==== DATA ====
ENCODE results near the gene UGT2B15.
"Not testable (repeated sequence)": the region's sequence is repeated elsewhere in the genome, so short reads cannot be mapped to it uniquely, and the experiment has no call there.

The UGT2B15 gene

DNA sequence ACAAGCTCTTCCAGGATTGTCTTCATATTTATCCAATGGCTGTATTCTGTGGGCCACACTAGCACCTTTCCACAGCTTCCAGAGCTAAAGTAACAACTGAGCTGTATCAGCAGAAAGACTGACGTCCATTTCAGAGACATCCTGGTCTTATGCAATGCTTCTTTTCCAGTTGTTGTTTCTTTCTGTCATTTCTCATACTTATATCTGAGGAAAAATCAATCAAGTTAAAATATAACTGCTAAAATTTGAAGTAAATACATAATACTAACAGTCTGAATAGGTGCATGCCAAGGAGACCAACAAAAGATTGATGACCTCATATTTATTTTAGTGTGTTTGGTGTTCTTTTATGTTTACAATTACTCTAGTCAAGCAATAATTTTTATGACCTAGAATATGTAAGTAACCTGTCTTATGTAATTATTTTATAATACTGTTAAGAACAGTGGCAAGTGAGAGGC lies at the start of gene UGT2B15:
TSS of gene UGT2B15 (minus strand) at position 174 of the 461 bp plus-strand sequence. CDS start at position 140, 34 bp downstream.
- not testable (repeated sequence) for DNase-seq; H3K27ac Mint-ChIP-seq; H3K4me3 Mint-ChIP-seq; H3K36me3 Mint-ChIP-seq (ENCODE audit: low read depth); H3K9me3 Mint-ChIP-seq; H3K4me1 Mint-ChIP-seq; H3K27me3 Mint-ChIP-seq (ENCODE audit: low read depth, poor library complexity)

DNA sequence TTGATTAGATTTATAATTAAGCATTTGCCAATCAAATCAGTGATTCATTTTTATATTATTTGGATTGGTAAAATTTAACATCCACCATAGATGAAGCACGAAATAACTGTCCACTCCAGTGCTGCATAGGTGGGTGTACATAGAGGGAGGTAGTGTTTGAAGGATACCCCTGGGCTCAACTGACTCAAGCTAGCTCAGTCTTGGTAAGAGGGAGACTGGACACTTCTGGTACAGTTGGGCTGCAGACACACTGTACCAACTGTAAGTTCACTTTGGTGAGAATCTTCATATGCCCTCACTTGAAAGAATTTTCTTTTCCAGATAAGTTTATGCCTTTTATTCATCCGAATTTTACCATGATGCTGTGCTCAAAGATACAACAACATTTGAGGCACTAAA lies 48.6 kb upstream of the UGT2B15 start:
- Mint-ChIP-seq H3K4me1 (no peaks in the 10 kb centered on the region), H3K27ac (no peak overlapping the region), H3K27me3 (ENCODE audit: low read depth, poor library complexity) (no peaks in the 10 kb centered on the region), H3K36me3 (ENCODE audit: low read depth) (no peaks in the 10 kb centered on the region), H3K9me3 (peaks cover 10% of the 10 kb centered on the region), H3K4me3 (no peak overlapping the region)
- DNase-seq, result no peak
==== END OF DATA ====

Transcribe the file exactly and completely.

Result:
ENCODE results near the gene UGT2B15.
"Not testable (repeated sequence)": the region's sequence is repeated elsewhere in the genome, so short reads cannot be mapped to it uniquely, and the experiment has no call there.

The UGT2B15 gene

DNA sequence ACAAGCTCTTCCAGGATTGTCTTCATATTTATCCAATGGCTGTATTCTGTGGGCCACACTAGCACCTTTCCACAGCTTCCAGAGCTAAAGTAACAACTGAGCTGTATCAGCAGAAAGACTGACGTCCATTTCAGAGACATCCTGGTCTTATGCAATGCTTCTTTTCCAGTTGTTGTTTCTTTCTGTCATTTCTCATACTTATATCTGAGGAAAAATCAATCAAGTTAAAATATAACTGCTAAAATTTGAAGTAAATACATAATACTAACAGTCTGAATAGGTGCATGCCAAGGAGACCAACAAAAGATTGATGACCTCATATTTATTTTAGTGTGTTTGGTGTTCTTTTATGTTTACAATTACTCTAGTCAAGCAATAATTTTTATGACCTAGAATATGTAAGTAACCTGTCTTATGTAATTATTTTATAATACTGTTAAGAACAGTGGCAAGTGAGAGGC lies at the start of gene UGT2B15:
TSS of gene UGT2B15 (minus strand) at position 174 of the 461 bp plus-strand sequence. CDS start at position 140, 34 bp downstream.
- not testable (repeated sequence) for DNase-seq; H3K27ac Mint-ChIP-seq; H3K4me3 Mint-ChIP-seq; H3K36me3 Mint-ChIP-seq (ENCODE audit: low read depth); H3K9me3 Mint-ChIP-seq; H3K4me1 Mint-ChIP-seq; H3K27me3 Mint-ChIP-seq (ENCODE audit: low read depth, poor library complexity)

DNA sequence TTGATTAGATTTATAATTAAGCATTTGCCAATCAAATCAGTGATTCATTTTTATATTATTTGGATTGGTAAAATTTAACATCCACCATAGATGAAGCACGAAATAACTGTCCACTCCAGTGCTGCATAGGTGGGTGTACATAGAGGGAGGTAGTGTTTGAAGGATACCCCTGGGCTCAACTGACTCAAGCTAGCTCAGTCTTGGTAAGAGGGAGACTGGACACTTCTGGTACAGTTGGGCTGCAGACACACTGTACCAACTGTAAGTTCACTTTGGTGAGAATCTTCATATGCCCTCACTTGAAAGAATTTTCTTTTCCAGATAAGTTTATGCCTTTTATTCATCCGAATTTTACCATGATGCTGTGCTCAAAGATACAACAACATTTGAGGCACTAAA lies 48.6 kb upstream of the UGT2B15 start:
- Mint-ChIP-seq H3K4me1 (no peaks in the 10 kb centered on the region), H3K27ac (no peak overlapping the region), H3K27me3 (ENCODE audit: low read depth, poor library complexity) (no peaks in the 10 kb centered on the region), H3K36me3 (ENCODE audit: low read depth) (no peaks in the 10 kb centered on the region), H3K9me3 (peaks cover 10% of the 10 kb centered on the region), H3K4me3 (no peak overlapping the region)
- DNase-seq, result no peak